April 03, 2017

First, you hear them. Then you smell them. And then, oh boy, you get to dig in.

The auditory and aromatic rush of platter of sizzling fajitas making its way across a restaurant dining room has always been a key part of their appeal. Diners love the attention-grabbing rush of sizzling meat and caramelizing veggies, all served up on scorching cast iron. "Careful, it's hot," is the signal of a terrific meal about to follow.

When you order fajitas, or -- even better -- when you're serving up your own signature version of them at home -- you have the ultimate customizable meal. Use the filling, sauces and warm flour tortillas to mix and match your own perfect bitefuls.

Tex-Mex Origin

"Fajita" is the diminutive of "faja," the Spanish word for belt. It describes the long, thin cut of meat we now call a skirt steak. The term was used long ago by Rio Grande Valley ranch workers, who often received cuts of beef as part of their pay. They became masters and grilling, slicing and serving this particular cut. Over the years, "fajita" has evolved from a description of a cut of meat to the term for any protein-veggie combo that's grilled and served with soft flour tortillas. The toppings, sauces and side dishes served with fajitas can include shredded lettuce, sour cream, guacamole, pico de gallo and cheese, but creative cooks are always coming up with new combinations.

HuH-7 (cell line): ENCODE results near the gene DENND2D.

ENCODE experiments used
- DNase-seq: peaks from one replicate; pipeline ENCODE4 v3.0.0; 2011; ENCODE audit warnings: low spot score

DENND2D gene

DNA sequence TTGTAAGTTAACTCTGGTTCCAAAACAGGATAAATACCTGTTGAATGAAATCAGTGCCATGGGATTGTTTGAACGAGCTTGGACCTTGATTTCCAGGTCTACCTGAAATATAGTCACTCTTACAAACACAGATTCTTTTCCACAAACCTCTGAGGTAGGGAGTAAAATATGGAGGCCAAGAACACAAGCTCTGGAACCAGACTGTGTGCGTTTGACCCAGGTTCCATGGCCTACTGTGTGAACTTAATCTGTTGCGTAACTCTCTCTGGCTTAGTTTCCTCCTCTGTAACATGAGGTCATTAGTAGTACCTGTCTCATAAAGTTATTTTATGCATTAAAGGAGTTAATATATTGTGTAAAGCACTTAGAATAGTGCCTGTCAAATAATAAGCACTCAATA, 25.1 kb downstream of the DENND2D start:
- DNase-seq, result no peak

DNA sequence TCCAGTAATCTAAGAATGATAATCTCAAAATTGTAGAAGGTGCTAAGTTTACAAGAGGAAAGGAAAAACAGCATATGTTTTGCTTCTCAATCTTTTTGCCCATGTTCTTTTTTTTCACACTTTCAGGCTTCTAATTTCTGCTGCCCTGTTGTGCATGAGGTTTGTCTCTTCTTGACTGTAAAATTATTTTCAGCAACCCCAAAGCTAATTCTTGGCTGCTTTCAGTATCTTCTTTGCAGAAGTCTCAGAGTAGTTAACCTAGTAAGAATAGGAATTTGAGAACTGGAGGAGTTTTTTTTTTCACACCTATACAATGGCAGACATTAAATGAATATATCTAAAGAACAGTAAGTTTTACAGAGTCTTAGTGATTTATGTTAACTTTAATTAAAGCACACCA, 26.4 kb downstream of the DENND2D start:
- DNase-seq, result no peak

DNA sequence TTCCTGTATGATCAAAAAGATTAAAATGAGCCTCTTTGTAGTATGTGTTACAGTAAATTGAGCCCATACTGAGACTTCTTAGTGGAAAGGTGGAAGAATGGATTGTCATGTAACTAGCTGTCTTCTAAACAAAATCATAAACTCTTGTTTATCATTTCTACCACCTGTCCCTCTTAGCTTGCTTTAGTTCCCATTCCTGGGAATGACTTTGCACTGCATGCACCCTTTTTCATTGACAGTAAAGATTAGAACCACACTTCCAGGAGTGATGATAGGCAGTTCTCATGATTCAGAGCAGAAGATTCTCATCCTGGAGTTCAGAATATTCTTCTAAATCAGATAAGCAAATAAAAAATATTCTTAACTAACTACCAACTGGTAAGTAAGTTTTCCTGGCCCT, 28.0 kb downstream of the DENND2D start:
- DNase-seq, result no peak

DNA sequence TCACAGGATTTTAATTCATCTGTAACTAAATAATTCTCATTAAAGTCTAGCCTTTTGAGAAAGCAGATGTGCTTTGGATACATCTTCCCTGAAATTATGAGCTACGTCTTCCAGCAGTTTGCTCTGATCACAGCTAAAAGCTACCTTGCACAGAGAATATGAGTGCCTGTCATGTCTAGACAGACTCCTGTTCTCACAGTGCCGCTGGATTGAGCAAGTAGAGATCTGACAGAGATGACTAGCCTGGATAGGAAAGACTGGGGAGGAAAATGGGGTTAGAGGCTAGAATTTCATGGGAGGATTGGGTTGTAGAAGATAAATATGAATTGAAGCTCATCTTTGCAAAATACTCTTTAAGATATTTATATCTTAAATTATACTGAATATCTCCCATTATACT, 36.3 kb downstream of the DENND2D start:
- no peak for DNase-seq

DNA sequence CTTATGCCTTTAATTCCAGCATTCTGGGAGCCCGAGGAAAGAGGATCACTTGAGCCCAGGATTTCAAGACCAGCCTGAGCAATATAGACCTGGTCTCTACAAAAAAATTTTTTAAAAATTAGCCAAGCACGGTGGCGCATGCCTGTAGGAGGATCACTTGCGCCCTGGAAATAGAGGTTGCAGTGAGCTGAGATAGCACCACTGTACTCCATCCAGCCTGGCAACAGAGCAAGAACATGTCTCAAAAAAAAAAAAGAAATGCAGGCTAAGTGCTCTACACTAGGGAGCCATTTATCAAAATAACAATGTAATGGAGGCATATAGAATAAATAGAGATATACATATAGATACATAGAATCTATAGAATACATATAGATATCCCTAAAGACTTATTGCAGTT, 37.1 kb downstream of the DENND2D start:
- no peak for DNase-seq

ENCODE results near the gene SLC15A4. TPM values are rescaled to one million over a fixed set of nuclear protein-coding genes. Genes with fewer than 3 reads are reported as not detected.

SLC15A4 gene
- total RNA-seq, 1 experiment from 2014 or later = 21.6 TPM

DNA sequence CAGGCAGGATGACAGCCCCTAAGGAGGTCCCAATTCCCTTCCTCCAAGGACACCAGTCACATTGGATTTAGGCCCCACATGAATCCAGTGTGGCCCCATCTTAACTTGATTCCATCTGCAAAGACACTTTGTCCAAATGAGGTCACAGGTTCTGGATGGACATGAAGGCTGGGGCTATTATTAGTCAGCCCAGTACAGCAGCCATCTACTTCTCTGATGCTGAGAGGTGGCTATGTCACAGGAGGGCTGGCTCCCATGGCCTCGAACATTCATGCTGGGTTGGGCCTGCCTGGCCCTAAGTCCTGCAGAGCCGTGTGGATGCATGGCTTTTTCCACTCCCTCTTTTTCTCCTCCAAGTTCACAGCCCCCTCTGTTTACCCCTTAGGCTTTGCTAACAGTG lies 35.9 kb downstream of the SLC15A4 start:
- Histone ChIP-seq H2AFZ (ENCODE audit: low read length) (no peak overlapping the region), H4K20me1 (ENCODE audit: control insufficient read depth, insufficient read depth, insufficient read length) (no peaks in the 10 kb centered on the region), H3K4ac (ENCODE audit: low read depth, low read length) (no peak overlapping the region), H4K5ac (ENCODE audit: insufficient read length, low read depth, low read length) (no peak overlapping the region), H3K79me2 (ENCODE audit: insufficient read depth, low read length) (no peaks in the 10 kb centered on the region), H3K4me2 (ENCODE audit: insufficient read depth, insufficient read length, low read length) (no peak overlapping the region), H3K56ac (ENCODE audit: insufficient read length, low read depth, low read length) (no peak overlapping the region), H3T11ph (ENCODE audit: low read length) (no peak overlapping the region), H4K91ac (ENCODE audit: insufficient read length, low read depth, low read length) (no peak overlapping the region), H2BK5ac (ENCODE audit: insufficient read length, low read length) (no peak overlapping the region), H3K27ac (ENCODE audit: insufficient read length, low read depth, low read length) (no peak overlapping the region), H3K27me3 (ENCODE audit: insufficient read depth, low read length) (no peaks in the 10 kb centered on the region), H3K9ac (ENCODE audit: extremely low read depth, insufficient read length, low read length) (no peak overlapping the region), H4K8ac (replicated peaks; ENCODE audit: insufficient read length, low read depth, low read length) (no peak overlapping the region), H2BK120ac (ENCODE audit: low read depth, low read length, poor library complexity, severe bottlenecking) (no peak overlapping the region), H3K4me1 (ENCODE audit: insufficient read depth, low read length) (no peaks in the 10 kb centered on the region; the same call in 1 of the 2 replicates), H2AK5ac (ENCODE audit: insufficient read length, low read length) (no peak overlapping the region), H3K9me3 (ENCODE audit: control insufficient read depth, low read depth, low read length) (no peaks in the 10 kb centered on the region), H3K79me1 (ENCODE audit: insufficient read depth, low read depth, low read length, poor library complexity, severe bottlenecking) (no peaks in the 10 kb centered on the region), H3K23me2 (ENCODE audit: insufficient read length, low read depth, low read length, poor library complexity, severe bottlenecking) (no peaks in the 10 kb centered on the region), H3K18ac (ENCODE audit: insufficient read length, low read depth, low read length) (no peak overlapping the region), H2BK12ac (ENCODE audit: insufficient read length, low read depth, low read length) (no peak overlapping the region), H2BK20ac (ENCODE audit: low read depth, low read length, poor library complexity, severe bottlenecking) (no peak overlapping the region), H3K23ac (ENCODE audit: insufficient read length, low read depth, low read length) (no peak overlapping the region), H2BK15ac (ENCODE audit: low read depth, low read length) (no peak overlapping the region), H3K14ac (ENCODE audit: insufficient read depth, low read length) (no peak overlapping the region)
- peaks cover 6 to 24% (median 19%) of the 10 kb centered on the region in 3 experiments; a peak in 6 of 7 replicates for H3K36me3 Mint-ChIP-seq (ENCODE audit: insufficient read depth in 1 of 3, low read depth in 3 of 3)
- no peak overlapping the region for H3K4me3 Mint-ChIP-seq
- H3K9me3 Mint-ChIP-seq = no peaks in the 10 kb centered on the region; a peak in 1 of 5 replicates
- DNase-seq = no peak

Photo by Meredith

Marinades and DIY seasoning

One way to get the most from your meat is to marinate it. A combination of oil, acidic juice and salty liquid will tenderize and add flavor to any protein. It's especially helpful in elevating a cheaper cut of meat to something that's worthy of "fajita night" at your house.

Classic fajitas include plenty of spicy seasoning, but there's no need to use a store-bought package in your recipe. Try this DIY version and customize it to your own desired heat level.

Photo by naples34102

Beef Fajitas

To create truly authentic fajitas, use skirt steak, a cut that's usually about 18 inches long and one inch thick. Other good cut options for fajitas include hanger, flap and round steak. This recipe, which calls for round steak, uses a marinade with red bell pepper, yellow bell pepper, onion, Anaheim chile peppers, fajita seasoning, olive oil, and garlic.

Photo by Meredith

Chicken Fajitas

Light and easy to prepare, chicken fajitas are an excellent weeknight meal.

Photo by Meredith

Veggie Fajitas

The great news about fajitas is that they're easy to customize to your own taste. If you'd like to try an all-veggie version, or to use plant-based protein instead of beef or chicken, you have lots of great recipe options.

Ready to Roll

Purchase your favorite soft flour tortilla brand and serve them warm with your finished fajita fillings. Or, if you're up for a culinary challenge, try making the tortillas yourself. Here's a video to get you started:

Get the recipe for Homemade Flour Tortillas.

Same Fajita, New Format

Creative cooks have taken the basic fajita concept and found plenty of fun twists on the classic dish.

Photo by bd.weld

Browse our complete collection of tasty Fajita Recipes.